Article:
Sri Lanka on brink of catastrophe as UN aid blocked
(Times Online)- The Sri Lankan Government has blocked access to aid workers trying to help the nearly 300,000 civilians displaced by the army’s victory over the Tamil Tigers, raising the prospect of a humanitarian catastrophe. In the capital, Colombo, President Rajapakse announced the “complete defeat” of the rebels yesterday as state television showed pictures of what was said to be the corpse of Velupillai Prabhakaran, the Tigers’ leader. Mr Rajapakse vowed in an address to the nation to press ahead with a “homegrown political solution” to end ethnic divisions between the majority Sinhalese population and minority Tamils.
As he spoke, an estimated 80,000 people — mostly Tamil, many of them sick, malnourished or suffering from battlefield wounds — were making their way on foot from the war zone In the north to government-run camps that are already swamped. The UN is not being allowed any access to them, The Times has learnt.
Accounts of conditions inside the camps — gained from testimony recorded covertly by aid workers — and the journey to them are horrifying.
Preema, a Tamil woman, arrived at the 400-hectare (990-acre) Menic farm camp on Sunday. She had left Mullaivaikal, the centre of the fighting, where the Tigers had made their final stand before being defeated, days before, after being shelled heavily.
She set out with her husband, mother and two children, to wade through the Nandikadal lagoon — a waterway strewn with mines — in a desperate attempt to reach safety.
There were deep craters where the lagoon had been bombed and people often drowned, she said. A man offered to carry her ten-year-old daughter. Preema never saw them again. Her husband was taken away later by government troops at a checkpoint in Oomanthai, where refugees are being forced to strip before being allowed to pass, after admitting that he had worked for the Tigers. Her mother died in the lagoon.
“Everything is lost,” said Preema, holding her son, 7. “Please help me find my daughter. Not knowing anything is making me crazy.”
Inside one camp, Nandani, 76, described being forced to stand for up to five hours a day queueing for food.
Kala, a middle-aged woman, spoke about the constant indignities of her new life. “I do not have underwear. I am unable to use the Kotex that the Red Cross handed out,” she said, holding a packet of sanitary towels she had been given before the organisation’s access to the camp was restricted.
Kothai, another woman, said: “There is a bad distribution system within the camp. Every time it is the same people that get \. Men crowd around and push the women and children aside.”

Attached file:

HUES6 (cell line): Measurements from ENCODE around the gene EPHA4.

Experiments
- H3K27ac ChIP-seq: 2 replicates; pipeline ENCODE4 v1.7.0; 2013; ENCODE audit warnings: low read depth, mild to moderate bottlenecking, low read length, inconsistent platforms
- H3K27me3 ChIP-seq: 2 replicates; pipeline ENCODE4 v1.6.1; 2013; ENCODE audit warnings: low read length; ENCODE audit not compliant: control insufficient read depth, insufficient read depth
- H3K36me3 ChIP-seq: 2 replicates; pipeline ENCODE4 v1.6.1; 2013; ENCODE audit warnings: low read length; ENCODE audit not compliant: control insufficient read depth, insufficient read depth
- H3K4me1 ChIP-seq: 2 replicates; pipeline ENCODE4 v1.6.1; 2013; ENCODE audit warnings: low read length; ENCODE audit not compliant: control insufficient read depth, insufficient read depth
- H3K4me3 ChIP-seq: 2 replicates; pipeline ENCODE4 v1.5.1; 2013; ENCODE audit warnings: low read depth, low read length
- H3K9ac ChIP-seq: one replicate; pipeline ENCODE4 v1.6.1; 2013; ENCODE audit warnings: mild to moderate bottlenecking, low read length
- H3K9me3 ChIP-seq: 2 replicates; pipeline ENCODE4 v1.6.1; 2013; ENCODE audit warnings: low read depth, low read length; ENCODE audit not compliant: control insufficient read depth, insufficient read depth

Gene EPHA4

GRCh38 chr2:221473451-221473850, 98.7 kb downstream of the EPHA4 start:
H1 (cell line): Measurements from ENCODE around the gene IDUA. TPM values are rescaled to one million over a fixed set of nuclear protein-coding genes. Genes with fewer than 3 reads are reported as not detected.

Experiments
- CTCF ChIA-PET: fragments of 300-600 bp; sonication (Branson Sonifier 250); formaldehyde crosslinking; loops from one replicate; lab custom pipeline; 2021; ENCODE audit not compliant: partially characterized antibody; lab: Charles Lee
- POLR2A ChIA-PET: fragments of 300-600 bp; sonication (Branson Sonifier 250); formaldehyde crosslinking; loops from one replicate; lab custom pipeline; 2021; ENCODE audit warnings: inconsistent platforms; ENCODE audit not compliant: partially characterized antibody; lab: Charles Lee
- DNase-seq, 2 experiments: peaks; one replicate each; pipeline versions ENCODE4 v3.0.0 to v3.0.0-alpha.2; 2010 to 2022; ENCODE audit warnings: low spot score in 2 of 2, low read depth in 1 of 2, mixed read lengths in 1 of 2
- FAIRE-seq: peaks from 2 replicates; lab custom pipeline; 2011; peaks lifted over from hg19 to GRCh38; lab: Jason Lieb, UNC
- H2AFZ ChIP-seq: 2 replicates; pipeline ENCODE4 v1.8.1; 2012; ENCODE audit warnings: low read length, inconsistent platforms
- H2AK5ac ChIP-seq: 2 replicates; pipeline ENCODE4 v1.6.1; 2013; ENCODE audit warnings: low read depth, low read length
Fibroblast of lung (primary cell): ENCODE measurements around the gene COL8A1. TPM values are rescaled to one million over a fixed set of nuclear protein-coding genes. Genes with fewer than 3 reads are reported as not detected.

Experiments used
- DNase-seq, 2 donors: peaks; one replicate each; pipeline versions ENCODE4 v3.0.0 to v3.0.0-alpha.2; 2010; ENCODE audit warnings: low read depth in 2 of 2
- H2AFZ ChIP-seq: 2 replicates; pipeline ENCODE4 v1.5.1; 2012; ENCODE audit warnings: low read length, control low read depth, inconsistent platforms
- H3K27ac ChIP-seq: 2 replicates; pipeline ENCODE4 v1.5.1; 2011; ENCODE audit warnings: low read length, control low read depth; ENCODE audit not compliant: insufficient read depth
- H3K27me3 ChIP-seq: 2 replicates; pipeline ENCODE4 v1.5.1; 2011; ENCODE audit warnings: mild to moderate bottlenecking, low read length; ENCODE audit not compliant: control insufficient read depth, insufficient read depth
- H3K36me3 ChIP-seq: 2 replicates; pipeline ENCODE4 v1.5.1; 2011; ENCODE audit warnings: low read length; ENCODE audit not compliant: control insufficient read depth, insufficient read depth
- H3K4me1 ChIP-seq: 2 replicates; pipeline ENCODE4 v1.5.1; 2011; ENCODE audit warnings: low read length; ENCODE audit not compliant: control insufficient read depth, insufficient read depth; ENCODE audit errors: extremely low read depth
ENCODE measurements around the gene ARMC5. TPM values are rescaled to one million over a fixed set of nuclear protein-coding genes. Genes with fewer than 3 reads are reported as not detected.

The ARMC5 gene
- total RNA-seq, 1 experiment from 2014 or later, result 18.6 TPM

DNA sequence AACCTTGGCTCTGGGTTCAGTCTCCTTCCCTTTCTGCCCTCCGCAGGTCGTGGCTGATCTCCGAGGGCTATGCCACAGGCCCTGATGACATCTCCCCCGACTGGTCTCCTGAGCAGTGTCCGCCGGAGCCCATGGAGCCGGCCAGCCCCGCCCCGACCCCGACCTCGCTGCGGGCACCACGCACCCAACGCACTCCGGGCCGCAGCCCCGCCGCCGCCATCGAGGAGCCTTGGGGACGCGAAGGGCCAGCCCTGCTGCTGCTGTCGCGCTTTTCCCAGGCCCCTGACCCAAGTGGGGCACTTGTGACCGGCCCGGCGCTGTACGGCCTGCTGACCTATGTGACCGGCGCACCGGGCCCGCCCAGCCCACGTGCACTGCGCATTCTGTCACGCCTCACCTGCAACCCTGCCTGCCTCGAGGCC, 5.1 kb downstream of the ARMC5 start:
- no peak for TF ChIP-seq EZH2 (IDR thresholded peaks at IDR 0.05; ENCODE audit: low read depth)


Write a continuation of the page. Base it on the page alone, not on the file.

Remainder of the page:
Government officials did not answer requests for comment. Access for aid agencies to another 200,000 refugees already in the internment camps — which the Government call “welfare villages” — has been severely restricted since Sunday, preventing the administration of basic care.
Ban Ki Moon, the UN Secretary-General, is due to travel in Sri Lanka on Friday to offer help to rebuild the ravaged northeast of the country and urge the Government to reach out to the Tamil population.
“These people have endured one of the cruellest military sieges of modern times — daily shelling over several months,” an international aid worker said. “They need urgent help.” There are fears that the camp populations — especially children — will be hit by contagious diseases. Chickenpox, hepatitis A and dysentery outbreaks have been reported. Medical facilities are said to be woefully inadequate.
There are also concerns that the suffering will radicalise previously moderate Tamils, especially amongst the community’s international diaspora, which had been a key source of funding for the Tigers.
Most Sri Lankans are delighted by the defeat of the Tigers, a terrorist force that fought for 26 years for an independent Tamil homeland, propagating a war that left at least 70,000 dead. Many Tamils were against the rebels after they recruited child soldiers and terrorised their own people.
Tamils in the camps describe being fired on by both sides in the conflict.
Vavathan, 59, said that Tiger troops had forcibly recruited children as young as 15 in the conflict zone, even in the final stages when it was clear that they had lost the conflict. “The war was over, why were they still taking the children?” she asked.
There were doubts over the sincerity of Mr Rajapakse’s pledge to build bridges between the Sinhalese and Tamil minority. He has seldom brooked dissent, his opponents say.